We've had several recent posts on the Avandia revelations, most of which emanated from the investigation of the staff of the Senate Finance Committee. Their report can be accessed in full at:
(see links-- the full report is more than 300 pages of which only about 15 is the report itself, and the bulk being the supporting documents)
Another helpful overview and summary is provided by the Australian journalist Ray Moynihan in BMJ (subscription required). Moynihan summarizes the Senate committee report findings, then gives GlaxoSmithKline's rebuttal, which includes charges that more recent studies are showing that Avandia creates no additional risk of heart attack. Moynihan responds by noting that these more recent studies are all being funded by GSK, and he refers to the study we already posted about in BMJ, showing that authors with financial ties to drug companies were three times more likely to be writing favorably about Avandia's risk profile than were financially nonconflicted authors. Moynihan also shrewdly goes to the real root of the matter--it is not that Avandia is such an all-fired-great drug for diabetes that we should be using it until it is definitely proved to be harmful. In fact Avandia has never been shown effectively to prevent any of the serious complications of diabetes, and so there is a real question as to why it ever should have become a widely used drug in the first place--were it not for overmarketing. In such an instance any hint that the drug might be unsafe should be sufficient grounds to yank it from the market.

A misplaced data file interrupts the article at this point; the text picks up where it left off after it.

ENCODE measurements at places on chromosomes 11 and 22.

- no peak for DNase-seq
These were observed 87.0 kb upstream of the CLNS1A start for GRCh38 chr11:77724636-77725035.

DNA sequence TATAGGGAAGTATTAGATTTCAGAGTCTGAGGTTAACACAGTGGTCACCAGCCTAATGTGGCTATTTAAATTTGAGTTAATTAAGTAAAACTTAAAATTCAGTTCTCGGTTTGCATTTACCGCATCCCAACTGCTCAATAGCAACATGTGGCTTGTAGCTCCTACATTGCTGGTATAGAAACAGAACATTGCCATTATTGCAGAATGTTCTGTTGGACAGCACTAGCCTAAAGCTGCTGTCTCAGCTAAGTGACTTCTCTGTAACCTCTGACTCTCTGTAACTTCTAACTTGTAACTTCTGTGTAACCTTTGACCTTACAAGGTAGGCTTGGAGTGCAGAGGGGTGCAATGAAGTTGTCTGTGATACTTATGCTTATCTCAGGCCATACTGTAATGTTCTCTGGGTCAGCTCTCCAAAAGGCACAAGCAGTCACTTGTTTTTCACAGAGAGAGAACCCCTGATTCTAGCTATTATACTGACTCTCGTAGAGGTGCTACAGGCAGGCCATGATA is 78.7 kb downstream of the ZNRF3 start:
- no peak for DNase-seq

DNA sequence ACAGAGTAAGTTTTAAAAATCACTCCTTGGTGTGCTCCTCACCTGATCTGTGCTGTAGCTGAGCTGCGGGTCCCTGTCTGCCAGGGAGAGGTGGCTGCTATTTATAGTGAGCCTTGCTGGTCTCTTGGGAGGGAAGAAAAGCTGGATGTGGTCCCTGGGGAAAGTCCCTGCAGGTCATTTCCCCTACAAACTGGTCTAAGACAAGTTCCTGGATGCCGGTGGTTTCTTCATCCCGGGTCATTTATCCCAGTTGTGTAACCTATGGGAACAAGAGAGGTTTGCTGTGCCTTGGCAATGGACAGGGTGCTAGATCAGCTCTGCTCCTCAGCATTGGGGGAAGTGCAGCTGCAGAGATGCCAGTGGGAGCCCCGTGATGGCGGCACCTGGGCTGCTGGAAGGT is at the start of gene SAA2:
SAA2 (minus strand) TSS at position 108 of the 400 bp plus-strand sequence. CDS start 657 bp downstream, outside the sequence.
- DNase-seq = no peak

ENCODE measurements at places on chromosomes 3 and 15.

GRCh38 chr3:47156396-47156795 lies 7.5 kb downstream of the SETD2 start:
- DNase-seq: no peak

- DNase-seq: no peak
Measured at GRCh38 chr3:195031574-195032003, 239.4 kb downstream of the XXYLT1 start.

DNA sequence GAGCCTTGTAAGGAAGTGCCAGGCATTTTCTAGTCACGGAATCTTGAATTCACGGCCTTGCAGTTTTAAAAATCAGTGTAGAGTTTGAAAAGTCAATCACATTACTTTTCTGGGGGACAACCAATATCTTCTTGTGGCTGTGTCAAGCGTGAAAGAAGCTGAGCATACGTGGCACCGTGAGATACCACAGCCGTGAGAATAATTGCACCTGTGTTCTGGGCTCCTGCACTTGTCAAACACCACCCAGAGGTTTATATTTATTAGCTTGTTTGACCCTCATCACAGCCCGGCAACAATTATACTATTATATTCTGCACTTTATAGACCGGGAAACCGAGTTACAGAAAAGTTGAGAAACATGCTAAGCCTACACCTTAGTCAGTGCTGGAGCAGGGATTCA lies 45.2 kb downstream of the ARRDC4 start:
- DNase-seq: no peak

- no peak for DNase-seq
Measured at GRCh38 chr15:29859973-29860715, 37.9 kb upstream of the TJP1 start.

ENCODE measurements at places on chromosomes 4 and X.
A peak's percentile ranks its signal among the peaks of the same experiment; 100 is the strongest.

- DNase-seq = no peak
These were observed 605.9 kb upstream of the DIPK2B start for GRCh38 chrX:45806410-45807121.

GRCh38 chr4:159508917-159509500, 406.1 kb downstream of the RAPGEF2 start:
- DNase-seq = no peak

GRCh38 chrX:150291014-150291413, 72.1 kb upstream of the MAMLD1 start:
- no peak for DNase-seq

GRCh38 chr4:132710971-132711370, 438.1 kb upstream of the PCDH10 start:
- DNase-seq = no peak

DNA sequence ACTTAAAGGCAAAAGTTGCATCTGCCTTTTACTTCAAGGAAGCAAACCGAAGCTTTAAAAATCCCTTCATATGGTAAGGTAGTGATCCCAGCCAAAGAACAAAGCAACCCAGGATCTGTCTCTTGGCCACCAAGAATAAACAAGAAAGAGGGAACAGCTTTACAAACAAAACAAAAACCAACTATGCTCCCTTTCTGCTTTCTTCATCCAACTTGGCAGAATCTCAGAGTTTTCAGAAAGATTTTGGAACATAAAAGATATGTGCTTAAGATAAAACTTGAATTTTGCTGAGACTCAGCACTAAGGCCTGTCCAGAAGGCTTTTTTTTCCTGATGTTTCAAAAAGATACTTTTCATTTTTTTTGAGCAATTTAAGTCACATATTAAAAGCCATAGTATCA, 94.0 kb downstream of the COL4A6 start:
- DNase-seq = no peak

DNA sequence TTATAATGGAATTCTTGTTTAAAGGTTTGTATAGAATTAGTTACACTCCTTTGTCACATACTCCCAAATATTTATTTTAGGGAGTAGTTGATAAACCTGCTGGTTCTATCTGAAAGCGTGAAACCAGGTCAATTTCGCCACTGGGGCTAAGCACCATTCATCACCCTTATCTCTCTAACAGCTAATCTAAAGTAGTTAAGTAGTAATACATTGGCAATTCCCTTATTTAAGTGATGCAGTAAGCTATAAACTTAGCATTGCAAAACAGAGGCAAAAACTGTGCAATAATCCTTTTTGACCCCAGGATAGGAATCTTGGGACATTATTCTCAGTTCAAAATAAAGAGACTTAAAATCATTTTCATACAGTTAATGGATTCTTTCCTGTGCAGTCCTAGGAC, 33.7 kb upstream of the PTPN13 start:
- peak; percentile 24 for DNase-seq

Moynihan R. Rosiglitazone, marketing, and medical science. BMJ 340:785-789, 10 April 2010.